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Tropical Storm Fay lashed the New Jersey shore, on a path to soak the New York City region


Rain lashed the New Jersey shore Friday as the fast-moving Tropical Storm Fay churned north on a path anticipated to soak the New York City region.

The storm system was anticipated to deliver 2 to four inches (5 to 10 centimeters) of rain, with the risk of flash flooding in elements of the mid-Atlantic and southern New England, The U.S. National Hurricane Center stated in its 11 a.m. advisory. That’s down from earlier forecasts of about 3 to 5 inches (8 to 13 centimeters) of rain.

A tropical storm warning remained in impact from Fenwick Island, Delaware, to Watch Hill, Rhode Island. The warning space contains Long Island and the Long Island Sound in New York, forecasters stated. The middle of the storm remained off the mid-Atlantic Coast on Friday morning.

President Donald Trump stated the storm is being monitored and that the Federal Emergency Management Agency was poised to assist if wanted.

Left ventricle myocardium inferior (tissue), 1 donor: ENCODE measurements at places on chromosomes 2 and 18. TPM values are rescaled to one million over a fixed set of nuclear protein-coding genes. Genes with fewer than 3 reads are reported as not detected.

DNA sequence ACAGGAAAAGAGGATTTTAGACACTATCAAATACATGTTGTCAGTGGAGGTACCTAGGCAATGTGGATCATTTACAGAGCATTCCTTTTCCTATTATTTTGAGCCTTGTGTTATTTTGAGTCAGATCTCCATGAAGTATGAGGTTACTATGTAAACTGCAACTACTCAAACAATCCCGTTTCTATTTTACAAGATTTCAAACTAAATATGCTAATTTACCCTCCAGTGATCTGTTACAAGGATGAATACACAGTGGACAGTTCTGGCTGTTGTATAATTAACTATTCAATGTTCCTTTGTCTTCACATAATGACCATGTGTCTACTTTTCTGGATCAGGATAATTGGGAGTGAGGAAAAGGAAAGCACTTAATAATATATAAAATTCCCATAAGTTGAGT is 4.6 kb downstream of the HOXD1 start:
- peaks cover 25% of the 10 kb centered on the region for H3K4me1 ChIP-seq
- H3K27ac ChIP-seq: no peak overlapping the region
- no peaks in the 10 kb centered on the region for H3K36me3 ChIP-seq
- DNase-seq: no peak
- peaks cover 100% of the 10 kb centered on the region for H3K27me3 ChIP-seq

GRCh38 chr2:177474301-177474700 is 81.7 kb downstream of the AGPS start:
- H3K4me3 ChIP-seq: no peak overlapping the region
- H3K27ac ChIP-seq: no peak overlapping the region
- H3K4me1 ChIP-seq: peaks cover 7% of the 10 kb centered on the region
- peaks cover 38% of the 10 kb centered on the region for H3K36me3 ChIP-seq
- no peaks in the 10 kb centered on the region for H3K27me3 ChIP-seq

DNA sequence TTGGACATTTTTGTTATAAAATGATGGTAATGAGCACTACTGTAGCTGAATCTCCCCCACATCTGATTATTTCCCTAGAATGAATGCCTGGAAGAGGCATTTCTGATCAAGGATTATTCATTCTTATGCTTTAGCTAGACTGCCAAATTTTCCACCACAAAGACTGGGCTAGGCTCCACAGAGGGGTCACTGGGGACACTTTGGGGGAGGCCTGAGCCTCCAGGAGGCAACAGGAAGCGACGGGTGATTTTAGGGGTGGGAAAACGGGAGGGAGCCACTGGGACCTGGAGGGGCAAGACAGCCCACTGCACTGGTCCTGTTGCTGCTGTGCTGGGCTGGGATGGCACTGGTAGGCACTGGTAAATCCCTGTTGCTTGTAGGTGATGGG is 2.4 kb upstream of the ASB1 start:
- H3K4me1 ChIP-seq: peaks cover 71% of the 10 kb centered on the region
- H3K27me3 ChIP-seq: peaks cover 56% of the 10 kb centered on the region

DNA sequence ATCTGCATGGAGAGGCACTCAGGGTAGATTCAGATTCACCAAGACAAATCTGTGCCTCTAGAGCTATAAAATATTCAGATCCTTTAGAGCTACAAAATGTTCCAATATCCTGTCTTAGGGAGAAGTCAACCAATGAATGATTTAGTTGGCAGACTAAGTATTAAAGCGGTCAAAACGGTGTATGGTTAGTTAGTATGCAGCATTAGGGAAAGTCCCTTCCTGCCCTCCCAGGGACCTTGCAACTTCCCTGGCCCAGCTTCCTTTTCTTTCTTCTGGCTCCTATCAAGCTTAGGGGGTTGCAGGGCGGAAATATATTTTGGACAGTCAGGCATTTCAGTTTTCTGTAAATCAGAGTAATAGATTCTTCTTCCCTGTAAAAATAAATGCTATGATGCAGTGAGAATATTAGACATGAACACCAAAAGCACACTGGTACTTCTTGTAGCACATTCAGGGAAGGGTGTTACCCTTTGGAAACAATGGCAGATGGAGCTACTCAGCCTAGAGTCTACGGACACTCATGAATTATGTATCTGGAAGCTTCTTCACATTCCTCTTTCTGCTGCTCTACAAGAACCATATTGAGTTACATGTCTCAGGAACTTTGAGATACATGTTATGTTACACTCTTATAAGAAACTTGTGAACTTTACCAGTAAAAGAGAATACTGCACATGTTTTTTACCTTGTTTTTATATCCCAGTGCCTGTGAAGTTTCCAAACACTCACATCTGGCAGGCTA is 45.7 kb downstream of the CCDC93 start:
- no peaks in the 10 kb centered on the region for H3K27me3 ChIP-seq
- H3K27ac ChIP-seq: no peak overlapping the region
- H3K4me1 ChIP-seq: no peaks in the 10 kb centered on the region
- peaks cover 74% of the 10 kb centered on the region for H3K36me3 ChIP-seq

“We’re fully prepared. FEMA’s ready in case it’s bad. Shouldn’t be too bad, but you never know,” Trump informed reporters whereas departing the White House for Florida. “But at this moment … it’s looking like it’s going to be hitting New Jersey fairly soon. And we are fully prepared.”

The storm picked up velocity Friday morning, shifting north round 12 mph (19kph) and producing high sustained winds of 60 mph (97 kph), forecasters stated. Earlier observations confirmed it shifting at Eight mph (13 kph) with high sustained winds of 45 mph (75 kph).

This GOES-16 satellite tv for pc picture taken at 9:30 UTC (5:30 a.m. EDT) on Friday, July 10, 2020 exhibits Tropical Storm Fay because it strikes nearer to land in the northeast of the United States. Fay was anticipated to deliver 2 to four inches (5 to 10 centimeters) of rain, with the risk of flash flooding in elements of the mid-Atlantic and southern New England, The U.S. National Hurricane Center stated in its 5 a.m. advisory.

NOAA | AP

Fay is the earliest sixth-named storm on file, in accordance to Colorado State University hurricane researcher Phil Klotzbach. The earlier file was Franklin on July 22, 2005, Klotzbach tweeted.

Two named storms shaped earlier than the official June 1 begin of the hurricane season. None of this season’s earlier 5 named storms strengthened into hurricanes.



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